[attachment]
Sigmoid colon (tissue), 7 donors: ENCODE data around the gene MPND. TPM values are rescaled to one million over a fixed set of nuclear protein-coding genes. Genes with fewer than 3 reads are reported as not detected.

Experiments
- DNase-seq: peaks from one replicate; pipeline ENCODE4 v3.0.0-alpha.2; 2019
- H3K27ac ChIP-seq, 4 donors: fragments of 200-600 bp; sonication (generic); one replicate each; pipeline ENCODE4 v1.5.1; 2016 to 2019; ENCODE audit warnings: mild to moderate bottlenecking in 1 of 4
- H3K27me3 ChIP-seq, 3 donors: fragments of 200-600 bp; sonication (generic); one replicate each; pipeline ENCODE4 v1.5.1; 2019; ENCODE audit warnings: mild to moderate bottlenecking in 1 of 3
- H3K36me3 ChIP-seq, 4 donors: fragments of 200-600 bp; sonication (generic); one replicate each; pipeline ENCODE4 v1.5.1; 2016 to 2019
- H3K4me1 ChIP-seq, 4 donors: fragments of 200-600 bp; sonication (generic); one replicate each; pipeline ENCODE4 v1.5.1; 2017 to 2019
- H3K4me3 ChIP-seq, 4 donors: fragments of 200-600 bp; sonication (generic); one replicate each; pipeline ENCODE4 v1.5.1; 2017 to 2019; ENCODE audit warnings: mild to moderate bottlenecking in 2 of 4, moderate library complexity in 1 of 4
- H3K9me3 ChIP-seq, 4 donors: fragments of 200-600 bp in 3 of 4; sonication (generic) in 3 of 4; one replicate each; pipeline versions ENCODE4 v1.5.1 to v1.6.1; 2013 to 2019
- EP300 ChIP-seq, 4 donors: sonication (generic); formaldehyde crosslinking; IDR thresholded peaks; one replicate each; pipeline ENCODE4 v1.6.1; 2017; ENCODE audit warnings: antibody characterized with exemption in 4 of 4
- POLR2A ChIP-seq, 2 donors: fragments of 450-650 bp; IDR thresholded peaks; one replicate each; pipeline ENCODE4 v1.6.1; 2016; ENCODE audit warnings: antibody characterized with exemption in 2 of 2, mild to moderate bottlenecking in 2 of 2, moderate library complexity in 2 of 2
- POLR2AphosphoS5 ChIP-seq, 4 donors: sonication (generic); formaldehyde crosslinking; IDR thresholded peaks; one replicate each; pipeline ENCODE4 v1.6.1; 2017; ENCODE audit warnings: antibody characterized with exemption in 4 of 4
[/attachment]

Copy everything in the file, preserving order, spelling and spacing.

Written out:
Sigmoid colon (tissue), 7 donors: ENCODE data around the gene MPND. TPM values are rescaled to one million over a fixed set of nuclear protein-coding genes. Genes with fewer than 3 reads are reported as not detected.

Experiments
- DNase-seq: peaks from one replicate; pipeline ENCODE4 v3.0.0-alpha.2; 2019
- H3K27ac ChIP-seq, 4 donors: fragments of 200-600 bp; sonication (generic); one replicate each; pipeline ENCODE4 v1.5.1; 2016 to 2019; ENCODE audit warnings: mild to moderate bottlenecking in 1 of 4
- H3K27me3 ChIP-seq, 3 donors: fragments of 200-600 bp; sonication (generic); one replicate each; pipeline ENCODE4 v1.5.1; 2019; ENCODE audit warnings: mild to moderate bottlenecking in 1 of 3
- H3K36me3 ChIP-seq, 4 donors: fragments of 200-600 bp; sonication (generic); one replicate each; pipeline ENCODE4 v1.5.1; 2016 to 2019
- H3K4me1 ChIP-seq, 4 donors: fragments of 200-600 bp; sonication (generic); one replicate each; pipeline ENCODE4 v1.5.1; 2017 to 2019
- H3K4me3 ChIP-seq, 4 donors: fragments of 200-600 bp; sonication (generic); one replicate each; pipeline ENCODE4 v1.5.1; 2017 to 2019; ENCODE audit warnings: mild to moderate bottlenecking in 2 of 4, moderate library complexity in 1 of 4
- H3K9me3 ChIP-seq, 4 donors: fragments of 200-600 bp in 3 of 4; sonication (generic) in 3 of 4; one replicate each; pipeline versions ENCODE4 v1.5.1 to v1.6.1; 2013 to 2019
- EP300 ChIP-seq, 4 donors: sonication (generic); formaldehyde crosslinking; IDR thresholded peaks; one replicate each; pipeline ENCODE4 v1.6.1; 2017; ENCODE audit warnings: antibody characterized with exemption in 4 of 4
- POLR2A ChIP-seq, 2 donors: fragments of 450-650 bp; IDR thresholded peaks; one replicate each; pipeline ENCODE4 v1.6.1; 2016; ENCODE audit warnings: antibody characterized with exemption in 2 of 2, mild to moderate bottlenecking in 2 of 2, moderate library complexity in 2 of 2
- POLR2AphosphoS5 ChIP-seq, 4 donors: sonication (generic); formaldehyde crosslinking; IDR thresholded peaks; one replicate each; pipeline ENCODE4 v1.6.1; 2017; ENCODE audit warnings: antibody characterized with exemption in 4 of 4